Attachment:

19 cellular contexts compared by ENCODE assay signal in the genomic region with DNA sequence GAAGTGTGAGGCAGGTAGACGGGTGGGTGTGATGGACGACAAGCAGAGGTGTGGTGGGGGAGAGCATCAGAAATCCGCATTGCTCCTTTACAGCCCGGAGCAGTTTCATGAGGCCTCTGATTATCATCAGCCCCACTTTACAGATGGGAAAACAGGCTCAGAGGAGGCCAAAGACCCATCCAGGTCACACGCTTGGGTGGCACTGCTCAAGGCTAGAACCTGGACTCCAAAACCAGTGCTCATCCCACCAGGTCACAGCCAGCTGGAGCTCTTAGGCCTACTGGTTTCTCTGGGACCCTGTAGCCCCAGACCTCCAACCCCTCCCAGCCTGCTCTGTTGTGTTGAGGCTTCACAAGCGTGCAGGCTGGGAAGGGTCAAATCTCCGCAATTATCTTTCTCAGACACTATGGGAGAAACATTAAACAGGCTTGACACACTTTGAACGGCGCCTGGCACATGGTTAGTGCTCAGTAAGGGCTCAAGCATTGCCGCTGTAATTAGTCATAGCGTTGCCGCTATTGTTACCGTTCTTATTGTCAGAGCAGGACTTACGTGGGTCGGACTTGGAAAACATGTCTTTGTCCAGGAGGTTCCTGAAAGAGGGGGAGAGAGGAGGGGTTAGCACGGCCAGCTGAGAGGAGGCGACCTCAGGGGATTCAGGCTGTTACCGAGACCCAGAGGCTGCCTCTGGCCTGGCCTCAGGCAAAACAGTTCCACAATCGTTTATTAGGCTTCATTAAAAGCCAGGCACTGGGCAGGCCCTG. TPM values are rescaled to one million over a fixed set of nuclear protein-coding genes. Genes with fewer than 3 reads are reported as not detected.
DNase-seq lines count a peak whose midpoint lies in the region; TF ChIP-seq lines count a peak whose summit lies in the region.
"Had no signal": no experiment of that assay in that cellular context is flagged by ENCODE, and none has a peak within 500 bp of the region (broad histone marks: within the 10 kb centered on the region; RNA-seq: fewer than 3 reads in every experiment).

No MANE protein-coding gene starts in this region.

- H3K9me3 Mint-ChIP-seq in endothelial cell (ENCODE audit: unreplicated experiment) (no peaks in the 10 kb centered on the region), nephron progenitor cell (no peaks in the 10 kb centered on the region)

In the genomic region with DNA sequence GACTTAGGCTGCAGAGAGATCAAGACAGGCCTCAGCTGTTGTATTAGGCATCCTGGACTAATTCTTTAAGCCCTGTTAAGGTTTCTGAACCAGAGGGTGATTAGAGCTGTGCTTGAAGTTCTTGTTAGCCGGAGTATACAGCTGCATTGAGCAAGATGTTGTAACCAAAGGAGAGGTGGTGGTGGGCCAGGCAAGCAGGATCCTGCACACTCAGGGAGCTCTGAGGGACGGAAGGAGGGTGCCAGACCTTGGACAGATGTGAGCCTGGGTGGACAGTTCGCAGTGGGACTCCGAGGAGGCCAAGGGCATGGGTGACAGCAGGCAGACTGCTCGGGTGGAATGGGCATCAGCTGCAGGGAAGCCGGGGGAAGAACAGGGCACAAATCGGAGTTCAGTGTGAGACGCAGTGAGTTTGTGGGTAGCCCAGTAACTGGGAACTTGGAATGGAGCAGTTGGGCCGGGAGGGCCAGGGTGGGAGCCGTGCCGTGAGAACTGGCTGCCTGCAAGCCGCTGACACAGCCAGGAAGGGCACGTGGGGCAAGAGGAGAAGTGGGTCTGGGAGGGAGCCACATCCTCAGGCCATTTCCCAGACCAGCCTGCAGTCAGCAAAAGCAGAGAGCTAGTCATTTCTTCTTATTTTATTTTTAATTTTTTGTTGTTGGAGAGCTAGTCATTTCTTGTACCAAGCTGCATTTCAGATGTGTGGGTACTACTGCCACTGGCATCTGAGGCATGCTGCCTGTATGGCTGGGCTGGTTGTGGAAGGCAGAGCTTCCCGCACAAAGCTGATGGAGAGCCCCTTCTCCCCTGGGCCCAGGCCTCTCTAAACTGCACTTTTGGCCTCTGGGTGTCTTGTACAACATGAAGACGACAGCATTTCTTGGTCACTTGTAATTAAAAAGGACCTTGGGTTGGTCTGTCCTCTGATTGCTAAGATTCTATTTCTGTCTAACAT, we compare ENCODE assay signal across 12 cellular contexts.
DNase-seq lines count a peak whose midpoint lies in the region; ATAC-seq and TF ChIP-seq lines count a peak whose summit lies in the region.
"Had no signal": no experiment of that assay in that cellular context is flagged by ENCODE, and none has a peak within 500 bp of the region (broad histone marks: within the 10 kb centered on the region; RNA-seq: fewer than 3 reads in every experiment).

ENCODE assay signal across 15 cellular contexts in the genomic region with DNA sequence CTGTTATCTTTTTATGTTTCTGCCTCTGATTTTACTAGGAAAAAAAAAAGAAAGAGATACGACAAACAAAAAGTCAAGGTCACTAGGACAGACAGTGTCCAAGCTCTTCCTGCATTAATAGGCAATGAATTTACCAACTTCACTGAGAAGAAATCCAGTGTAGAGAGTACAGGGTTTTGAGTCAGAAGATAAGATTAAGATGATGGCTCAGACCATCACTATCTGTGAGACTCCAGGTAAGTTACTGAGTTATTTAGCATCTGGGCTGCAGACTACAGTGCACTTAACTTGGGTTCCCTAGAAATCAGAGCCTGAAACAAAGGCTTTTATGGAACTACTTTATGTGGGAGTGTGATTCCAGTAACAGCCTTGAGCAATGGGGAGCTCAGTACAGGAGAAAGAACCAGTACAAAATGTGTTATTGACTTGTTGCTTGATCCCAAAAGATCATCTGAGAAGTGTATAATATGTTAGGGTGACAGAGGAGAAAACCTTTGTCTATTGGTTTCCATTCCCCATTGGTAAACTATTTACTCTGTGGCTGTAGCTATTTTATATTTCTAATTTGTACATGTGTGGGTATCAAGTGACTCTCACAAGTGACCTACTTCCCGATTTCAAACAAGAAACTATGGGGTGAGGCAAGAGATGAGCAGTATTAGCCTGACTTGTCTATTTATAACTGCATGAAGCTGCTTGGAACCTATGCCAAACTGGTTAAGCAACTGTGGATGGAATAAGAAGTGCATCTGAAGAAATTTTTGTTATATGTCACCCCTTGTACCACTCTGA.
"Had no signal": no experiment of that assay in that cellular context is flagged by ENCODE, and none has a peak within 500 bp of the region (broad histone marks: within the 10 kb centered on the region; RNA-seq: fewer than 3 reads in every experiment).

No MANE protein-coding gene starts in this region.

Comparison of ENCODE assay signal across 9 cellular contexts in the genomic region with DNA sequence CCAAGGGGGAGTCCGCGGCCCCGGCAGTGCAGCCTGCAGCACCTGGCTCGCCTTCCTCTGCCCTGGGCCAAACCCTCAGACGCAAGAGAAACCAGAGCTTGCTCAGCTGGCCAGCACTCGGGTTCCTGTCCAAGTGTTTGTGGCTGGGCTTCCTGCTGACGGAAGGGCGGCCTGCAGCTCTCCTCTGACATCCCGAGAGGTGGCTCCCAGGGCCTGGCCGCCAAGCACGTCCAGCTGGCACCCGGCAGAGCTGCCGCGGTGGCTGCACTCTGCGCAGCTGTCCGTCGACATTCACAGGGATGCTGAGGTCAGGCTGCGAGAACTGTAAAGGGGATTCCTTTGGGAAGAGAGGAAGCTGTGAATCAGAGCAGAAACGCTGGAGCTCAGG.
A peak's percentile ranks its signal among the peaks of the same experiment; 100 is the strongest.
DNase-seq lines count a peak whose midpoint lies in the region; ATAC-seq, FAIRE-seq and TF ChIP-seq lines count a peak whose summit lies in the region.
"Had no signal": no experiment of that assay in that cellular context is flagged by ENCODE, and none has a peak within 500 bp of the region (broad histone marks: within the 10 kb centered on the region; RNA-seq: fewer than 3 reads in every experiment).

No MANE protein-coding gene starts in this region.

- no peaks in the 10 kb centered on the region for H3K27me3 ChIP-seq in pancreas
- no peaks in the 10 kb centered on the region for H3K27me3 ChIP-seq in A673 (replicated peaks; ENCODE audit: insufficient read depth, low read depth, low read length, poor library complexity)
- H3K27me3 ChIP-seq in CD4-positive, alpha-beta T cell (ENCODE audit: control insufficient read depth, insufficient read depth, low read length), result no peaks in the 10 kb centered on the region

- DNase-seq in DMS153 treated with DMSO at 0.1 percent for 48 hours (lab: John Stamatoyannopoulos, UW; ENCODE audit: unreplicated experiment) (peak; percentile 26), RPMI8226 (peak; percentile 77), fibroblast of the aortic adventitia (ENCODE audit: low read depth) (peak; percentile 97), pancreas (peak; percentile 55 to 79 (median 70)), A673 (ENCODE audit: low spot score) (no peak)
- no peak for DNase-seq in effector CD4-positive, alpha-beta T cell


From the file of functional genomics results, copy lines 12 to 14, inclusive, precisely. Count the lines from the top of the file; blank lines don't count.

Comparison of ENCODE assay signal across 9 cellular contexts in the genomic region with DNA sequence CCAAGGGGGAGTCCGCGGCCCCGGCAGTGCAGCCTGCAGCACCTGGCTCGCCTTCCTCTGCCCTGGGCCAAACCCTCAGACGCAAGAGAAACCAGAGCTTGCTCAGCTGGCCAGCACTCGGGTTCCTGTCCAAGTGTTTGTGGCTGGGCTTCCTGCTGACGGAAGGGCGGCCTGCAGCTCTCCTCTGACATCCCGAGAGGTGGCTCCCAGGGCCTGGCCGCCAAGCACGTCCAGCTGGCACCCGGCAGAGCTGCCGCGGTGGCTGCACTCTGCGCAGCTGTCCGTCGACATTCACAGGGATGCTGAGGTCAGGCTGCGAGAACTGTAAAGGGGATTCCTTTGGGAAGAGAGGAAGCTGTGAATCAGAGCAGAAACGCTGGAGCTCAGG.
A peak's percentile ranks its signal among the peaks of the same experiment; 100 is the strongest.
DNase-seq lines count a peak whose midpoint lies in the region; ATAC-seq, FAIRE-seq and TF ChIP-seq lines count a peak whose summit lies in the region.